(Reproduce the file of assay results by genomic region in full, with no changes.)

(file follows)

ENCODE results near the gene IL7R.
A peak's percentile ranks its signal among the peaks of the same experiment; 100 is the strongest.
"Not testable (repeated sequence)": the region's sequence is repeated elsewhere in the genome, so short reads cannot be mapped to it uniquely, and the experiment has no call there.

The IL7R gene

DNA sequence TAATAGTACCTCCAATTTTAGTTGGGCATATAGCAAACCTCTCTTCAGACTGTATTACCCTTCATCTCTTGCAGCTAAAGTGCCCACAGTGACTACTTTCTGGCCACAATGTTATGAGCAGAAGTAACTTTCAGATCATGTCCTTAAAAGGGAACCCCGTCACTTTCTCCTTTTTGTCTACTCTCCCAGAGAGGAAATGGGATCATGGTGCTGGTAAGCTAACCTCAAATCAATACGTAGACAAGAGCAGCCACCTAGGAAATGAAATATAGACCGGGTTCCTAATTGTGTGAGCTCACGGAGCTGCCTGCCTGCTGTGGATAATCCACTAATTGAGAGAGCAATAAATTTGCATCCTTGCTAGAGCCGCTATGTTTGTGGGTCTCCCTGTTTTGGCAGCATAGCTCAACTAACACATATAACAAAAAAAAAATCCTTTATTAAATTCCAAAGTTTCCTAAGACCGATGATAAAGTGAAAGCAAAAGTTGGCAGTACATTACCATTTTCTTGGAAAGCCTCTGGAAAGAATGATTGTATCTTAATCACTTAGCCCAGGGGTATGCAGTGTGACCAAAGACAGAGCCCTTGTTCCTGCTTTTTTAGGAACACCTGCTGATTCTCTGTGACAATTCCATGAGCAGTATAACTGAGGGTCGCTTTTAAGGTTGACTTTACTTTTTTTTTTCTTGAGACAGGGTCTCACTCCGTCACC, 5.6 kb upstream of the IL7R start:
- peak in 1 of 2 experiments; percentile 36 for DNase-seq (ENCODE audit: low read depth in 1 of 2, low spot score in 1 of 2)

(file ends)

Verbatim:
ENCODE results near the gene IL7R.
A peak's percentile ranks its signal among the peaks of the same experiment; 100 is the strongest.
"Not testable (repeated sequence)": the region's sequence is repeated elsewhere in the genome, so short reads cannot be mapped to it uniquely, and the experiment has no call there.

The IL7R gene

DNA sequence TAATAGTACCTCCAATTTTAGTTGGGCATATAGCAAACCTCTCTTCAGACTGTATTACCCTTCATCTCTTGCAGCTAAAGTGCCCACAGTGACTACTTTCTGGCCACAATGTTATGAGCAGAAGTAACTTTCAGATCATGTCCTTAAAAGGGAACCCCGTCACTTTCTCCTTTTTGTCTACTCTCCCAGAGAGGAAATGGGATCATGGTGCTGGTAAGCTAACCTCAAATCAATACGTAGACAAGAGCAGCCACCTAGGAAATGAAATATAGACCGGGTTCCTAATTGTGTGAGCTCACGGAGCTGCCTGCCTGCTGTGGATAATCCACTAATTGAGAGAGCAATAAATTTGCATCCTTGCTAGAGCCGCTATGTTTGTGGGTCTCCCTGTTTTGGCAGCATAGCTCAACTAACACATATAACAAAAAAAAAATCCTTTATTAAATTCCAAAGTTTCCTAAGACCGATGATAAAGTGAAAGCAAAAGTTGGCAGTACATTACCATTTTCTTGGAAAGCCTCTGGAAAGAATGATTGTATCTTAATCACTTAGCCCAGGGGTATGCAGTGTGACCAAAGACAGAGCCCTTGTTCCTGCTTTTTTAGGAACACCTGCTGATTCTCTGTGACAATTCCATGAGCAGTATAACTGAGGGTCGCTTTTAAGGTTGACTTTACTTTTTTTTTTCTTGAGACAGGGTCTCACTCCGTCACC, 5.6 kb upstream of the IL7R start:
- peak in 1 of 2 experiments; percentile 36 for DNase-seq (ENCODE audit: low read depth in 1 of 2, low spot score in 1 of 2)